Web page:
Burlington Resources to Spend 88% of '05 Capital Budget in North America
Houston-based independent Burlington Resources Inc. on Wednesday announced it will spend $2 billion next year on capital investments, with 88% of the total set aside for U.S. and Canadian operations.
Burlington, which spent $1.8 billion this year, including $85 million for acquisitions, said it expects "higher activity in all major operating areas," but will continue its "strategic focus" on North America.
The North American portion of the budget includes $170 million for discretionary land acquisitions and drilling associated with potential unconventional resource exploration success, most notably in the Bossier trend in East Texas and the Bakken Shale trend in the Williston Basin. The other 12% will be allocated for international properties. On a functional basis, Burlington said 85% of the budget is allocated to development and extension projects, with the other 15% directed toward exploration.
"Our base capital program, adjusted for the service cost and currency exchange impacts, is up only modestly," said CEO Bobby Shackouls. "This reflects Burlington's larger scale, while honoring our commitment to invest consistently throughout price cycles, which we believe is essential for maintaining our efficiency."
Burlington's board of directors also restored a $1 billion share repurchase authorization, the third time since late 2000 that the program has been authorized. Since it was authorized in 2000, the company has repurchased 60.6 million shares, nearly 15% of its total shares outstanding, at an average cost of $25.20 share, all on a post-stock-split basis. As of Dec. 7 (Tuesday), Burlington this year has repurchased 13.3 million shares, representing more than 3% of shares outstanding, at an average cost of $35.80/share, on a post-stock-split basis.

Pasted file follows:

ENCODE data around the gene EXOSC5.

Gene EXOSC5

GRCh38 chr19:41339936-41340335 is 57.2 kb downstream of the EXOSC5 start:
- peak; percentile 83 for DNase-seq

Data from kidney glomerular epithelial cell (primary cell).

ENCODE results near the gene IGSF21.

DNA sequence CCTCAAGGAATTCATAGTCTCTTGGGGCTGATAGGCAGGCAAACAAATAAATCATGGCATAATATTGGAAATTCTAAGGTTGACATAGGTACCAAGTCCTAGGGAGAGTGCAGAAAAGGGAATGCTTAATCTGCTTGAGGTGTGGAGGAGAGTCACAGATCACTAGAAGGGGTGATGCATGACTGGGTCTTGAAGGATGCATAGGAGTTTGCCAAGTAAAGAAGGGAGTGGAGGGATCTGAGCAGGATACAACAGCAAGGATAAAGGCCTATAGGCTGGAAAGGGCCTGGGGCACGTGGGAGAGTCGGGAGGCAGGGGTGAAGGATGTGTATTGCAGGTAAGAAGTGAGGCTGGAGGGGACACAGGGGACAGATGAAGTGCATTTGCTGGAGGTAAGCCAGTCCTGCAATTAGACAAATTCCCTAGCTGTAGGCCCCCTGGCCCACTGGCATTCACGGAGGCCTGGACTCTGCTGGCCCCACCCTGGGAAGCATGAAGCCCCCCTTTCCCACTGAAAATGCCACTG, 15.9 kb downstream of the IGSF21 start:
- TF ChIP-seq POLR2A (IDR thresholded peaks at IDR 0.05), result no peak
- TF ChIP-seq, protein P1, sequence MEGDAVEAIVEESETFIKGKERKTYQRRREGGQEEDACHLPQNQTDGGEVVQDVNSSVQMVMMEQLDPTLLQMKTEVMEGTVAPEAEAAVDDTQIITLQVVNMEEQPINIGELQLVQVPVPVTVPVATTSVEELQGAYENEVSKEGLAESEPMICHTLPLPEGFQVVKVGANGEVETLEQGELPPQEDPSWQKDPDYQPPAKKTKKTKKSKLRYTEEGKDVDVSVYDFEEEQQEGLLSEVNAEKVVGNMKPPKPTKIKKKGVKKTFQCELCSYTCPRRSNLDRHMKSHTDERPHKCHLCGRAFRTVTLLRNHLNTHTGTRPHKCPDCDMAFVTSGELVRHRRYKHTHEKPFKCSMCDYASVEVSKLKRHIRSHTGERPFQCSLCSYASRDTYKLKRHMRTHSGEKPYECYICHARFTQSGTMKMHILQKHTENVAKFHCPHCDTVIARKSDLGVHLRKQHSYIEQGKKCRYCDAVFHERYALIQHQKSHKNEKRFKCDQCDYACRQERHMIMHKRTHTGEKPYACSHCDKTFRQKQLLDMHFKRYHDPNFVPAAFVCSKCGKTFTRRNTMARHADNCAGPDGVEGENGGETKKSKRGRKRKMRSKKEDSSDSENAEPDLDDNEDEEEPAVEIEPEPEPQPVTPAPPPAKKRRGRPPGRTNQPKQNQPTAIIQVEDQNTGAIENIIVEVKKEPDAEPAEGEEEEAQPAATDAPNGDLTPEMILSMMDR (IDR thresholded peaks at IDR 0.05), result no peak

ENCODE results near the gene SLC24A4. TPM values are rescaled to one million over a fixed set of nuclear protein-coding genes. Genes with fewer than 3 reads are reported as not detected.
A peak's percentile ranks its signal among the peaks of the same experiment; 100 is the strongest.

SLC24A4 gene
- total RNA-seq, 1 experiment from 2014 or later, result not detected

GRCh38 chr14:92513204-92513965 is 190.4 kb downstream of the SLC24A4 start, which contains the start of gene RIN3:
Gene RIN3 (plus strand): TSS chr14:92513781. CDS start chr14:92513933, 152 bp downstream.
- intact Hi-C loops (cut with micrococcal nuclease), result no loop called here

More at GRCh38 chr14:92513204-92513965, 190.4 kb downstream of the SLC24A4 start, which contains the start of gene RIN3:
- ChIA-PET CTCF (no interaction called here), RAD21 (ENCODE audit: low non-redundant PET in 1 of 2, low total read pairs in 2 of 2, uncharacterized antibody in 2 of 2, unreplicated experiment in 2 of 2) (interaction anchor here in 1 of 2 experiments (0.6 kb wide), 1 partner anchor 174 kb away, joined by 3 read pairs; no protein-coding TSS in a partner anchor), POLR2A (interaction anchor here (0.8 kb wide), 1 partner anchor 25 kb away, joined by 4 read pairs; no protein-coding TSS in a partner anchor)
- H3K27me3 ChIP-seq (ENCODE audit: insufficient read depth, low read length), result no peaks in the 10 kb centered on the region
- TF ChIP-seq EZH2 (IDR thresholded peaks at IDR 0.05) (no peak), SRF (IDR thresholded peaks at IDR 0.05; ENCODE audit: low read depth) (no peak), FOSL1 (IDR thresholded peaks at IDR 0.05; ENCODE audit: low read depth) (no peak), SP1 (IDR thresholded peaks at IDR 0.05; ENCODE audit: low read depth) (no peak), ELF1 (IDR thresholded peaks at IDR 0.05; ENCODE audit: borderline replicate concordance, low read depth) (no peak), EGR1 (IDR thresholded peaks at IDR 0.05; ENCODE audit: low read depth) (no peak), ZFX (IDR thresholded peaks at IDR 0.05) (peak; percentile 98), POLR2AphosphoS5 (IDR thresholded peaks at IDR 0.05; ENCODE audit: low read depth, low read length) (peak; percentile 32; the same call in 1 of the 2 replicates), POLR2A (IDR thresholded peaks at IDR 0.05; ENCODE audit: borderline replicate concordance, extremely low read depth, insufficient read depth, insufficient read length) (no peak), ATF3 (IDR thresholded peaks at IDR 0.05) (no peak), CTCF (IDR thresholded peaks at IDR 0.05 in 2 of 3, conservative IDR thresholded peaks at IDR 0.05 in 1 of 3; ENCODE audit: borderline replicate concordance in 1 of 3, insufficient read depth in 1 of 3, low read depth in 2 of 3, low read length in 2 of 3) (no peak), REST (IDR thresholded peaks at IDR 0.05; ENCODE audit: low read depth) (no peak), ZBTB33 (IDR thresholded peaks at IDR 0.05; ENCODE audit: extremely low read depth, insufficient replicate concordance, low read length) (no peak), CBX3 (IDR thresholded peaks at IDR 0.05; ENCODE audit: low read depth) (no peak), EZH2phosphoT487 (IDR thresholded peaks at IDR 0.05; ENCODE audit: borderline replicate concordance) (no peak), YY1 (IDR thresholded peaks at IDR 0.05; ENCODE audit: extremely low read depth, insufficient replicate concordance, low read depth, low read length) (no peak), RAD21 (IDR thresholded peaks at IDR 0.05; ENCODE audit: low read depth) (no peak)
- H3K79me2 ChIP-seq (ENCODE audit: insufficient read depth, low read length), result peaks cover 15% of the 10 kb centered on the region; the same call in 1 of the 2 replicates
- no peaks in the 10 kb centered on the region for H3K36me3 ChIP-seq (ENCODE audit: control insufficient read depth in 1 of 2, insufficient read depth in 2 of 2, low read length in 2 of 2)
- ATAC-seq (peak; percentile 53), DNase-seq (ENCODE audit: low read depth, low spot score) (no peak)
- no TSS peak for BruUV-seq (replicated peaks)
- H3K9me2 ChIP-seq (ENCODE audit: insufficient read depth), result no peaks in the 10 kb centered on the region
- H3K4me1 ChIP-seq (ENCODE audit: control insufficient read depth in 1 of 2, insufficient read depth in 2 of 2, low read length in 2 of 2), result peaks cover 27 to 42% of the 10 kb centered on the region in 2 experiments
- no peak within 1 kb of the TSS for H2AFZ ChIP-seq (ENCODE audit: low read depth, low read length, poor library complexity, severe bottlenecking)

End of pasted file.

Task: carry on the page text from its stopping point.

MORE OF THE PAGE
"The share repurchase program is an integral part of our continuing effort to add value for shareholders," said CFO Steve Shapiro. "It supplements our dividend while serving as a value play for the company, since we are in effect repurchasing reserves in the ground at prices lower than the industry's average replacement costs, and lower than the equivalent cost of acquisitions we've seen in the marketplace this year."
The company expects to fund both the capital investment and share repurchase programs from internally generated cash flow.
Burlington also estimates that during 2004 it will replace more than 115% of its production with new reserves at an average cost of $1.35-1.45/Mcfe. If adjusted for the service cost and currency exchange impacts, the performance would be comparable to the company's previous three-year average replacement cost of $1.22/Mcfe, the company said.
"This favorable reserve replacement record and cost performance further confirms the quality of our opportunity portfolio," said COO Randy Limbacher. "We've achieved basin excellence in a number of areas that offer long-term, repeatable development programs, and we look forward to future operational success."